Russian billionaire Mikhail Fridman’s bid of as much as $1.8 billion for full control of Egypt’s Orascom Telecom Holding SAE failed after holders of about 16 percent of the shares accepted the offer. Orascom shares rose.
Investors holding 834.5 million Orascom shares accepted the offer by Fridman’s investment firm Altimo by today’s deadline, the Egyptian bourse said. That fell short of the 1.37 billion shares or more sought by Fridman, whose carrier VimpelCom Ltd. already owns 51.9 percent of Orascom.
The result is a setback for Fridman’s bid to consolidate his phone assets in Africa and Middle East and puts pressure on him to boost his bid. Fridman reaching control of 75 percent of Cairo-based Orascom would pave the way for him to delist the carrier and fully combine it with VimpelCom, reducing costs, according to Alexander Kazbegi, a Renaissance Capital analyst.
“The acceptance rate shows the price wasn’t generous enough for shareholders,” Ahmed Adel, an analyst at Cairo-based Naeem Brokerage, said by phone. “The rejected offer price sets a bottom line for future offers.”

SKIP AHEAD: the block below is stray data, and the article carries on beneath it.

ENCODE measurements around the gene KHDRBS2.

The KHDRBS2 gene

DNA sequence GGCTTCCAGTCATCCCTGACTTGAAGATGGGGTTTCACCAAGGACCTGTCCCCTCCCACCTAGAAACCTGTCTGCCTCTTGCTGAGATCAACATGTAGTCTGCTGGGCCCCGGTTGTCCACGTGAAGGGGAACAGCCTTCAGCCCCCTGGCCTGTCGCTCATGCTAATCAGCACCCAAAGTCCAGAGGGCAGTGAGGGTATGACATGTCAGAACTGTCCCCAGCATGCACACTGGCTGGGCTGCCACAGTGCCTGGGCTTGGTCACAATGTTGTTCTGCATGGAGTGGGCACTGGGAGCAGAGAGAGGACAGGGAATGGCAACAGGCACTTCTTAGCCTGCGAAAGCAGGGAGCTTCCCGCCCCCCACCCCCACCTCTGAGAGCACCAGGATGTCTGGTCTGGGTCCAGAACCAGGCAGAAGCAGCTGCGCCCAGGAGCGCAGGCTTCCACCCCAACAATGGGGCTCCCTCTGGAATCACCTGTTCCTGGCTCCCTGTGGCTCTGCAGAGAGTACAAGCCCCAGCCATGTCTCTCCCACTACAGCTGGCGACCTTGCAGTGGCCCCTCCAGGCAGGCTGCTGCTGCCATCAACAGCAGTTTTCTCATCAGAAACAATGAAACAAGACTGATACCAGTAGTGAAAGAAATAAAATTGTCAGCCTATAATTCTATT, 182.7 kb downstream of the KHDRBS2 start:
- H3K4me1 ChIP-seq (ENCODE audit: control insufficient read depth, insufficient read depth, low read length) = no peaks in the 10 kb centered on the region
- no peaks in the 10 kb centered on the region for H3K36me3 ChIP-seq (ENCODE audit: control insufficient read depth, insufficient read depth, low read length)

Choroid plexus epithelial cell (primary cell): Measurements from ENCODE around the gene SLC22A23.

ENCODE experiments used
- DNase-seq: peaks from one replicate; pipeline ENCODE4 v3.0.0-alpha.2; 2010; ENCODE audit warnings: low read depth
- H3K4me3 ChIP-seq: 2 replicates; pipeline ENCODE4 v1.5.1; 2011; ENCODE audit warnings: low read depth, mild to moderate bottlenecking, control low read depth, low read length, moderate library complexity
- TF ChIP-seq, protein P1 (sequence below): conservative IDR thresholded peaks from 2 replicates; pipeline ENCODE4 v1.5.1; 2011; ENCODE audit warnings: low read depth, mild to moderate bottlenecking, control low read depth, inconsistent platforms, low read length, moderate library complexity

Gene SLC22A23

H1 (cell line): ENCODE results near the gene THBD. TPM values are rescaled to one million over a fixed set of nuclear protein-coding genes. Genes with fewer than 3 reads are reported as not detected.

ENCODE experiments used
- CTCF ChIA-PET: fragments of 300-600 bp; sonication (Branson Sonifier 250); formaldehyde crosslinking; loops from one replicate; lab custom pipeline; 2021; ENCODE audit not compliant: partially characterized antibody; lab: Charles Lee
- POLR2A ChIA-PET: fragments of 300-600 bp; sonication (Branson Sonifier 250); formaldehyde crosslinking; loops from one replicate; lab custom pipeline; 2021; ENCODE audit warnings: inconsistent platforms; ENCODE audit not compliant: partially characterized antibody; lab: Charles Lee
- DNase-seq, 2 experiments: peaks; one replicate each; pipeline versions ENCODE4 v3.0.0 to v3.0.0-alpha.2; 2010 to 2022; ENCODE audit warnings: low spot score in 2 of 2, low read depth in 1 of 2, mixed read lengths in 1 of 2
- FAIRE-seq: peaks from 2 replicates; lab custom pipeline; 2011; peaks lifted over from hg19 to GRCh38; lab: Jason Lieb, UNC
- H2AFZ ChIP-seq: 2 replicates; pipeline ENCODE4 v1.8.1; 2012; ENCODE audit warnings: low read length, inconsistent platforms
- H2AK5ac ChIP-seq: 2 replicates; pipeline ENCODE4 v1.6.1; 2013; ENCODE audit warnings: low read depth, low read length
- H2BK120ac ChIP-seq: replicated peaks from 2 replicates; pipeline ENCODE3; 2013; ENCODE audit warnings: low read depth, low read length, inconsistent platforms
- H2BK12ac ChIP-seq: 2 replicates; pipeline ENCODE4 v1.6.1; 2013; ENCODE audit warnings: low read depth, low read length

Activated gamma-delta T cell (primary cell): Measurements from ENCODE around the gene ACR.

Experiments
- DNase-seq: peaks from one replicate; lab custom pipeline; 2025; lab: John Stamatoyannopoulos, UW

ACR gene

Orascom Telecom shares advanced 1.3 percent, the most in almost six weeks, to 4.57 Egyptian pounds (65 cents) at the close in Cairo, valuing the company at $3.4 billion. Altimo’s offer was 70 cents per Cairo-listed share or $3.5 per global depository share.
Orascom’s board had recommended that shareholders reject the offer as too low. The offer undervalued the company by as much as 36 percent, especially if the company avoids a $1.3 billion fine in Algeria by reaching a resolution to an ownership dispute over its local unit with the government, Orascom’s valuation adviser said last month.
Altimo made its bid through its Baskindale Ltd. unit, which is now banned from making another offer for Orascom Telecom for six months, according to Egyptian Financial Supervisory Authority regulations. Altimo said last week it won’t raise its offer price.
Altimo said today it will apply for permission from EFSA to buy the 16 percent of shares tendered even as the amount didn’t reach the minimum sought.
Should Altimo obtain the 16 percent, the stake controlled by it and VimpelCom combined would be about 68 percent. That might be enough to prompt Fridman to attempt to delist Orascom, said Renaissance’s Kazbegi, who is based in Moscow. While a 75 percent support is needed for such a move to pass in a shareholder meeting, Fridman’s stake may be large enough as some shareholders normally skip meetings, Kazbegi said.
Altimo Vice President Evgeny Dumalkin declined to comment on any delisting plan. Orascom’s investor relations head Mamdouh Abdel Wahab declined to comment on the tender offer.